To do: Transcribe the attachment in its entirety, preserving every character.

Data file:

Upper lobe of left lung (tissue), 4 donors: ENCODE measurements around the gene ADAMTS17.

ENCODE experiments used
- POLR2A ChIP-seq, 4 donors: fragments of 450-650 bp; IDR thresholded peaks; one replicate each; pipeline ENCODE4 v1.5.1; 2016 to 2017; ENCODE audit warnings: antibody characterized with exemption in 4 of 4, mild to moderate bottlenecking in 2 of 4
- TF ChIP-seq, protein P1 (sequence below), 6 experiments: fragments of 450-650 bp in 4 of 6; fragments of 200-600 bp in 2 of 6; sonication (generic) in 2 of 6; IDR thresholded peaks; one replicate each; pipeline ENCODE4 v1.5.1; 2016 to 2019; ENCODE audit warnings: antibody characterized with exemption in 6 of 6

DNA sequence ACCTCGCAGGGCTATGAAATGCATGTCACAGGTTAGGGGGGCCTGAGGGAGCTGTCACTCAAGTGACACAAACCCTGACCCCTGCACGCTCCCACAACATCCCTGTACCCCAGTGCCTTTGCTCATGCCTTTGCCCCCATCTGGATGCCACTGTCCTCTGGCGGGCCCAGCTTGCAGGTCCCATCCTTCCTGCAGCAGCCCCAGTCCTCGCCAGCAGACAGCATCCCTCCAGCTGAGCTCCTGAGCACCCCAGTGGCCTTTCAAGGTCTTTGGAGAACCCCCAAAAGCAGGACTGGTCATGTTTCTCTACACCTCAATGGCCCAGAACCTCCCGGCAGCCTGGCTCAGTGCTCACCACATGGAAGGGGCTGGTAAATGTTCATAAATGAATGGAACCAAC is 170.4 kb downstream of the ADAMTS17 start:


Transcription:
Upper lobe of left lung (tissue), 4 donors: ENCODE measurements around the gene ADAMTS17.

ENCODE experiments used
- POLR2A ChIP-seq, 4 donors: fragments of 450-650 bp; IDR thresholded peaks; one replicate each; pipeline ENCODE4 v1.5.1; 2016 to 2017; ENCODE audit warnings: antibody characterized with exemption in 4 of 4, mild to moderate bottlenecking in 2 of 4
- TF ChIP-seq, protein P1 (sequence below), 6 experiments: fragments of 450-650 bp in 4 of 6; fragments of 200-600 bp in 2 of 6; sonication (generic) in 2 of 6; IDR thresholded peaks; one replicate each; pipeline ENCODE4 v1.5.1; 2016 to 2019; ENCODE audit warnings: antibody characterized with exemption in 6 of 6

DNA sequence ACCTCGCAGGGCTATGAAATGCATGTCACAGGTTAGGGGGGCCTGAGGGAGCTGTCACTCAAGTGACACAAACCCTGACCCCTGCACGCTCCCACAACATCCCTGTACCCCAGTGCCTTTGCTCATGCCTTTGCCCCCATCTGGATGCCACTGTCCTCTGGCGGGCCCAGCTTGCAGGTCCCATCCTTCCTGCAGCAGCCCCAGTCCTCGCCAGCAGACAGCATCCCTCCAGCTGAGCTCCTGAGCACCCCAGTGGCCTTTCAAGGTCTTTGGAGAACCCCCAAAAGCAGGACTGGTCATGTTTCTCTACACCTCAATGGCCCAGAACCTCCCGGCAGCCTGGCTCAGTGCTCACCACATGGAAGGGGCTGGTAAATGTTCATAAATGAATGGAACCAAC is 170.4 kb downstream of the ADAMTS17 start: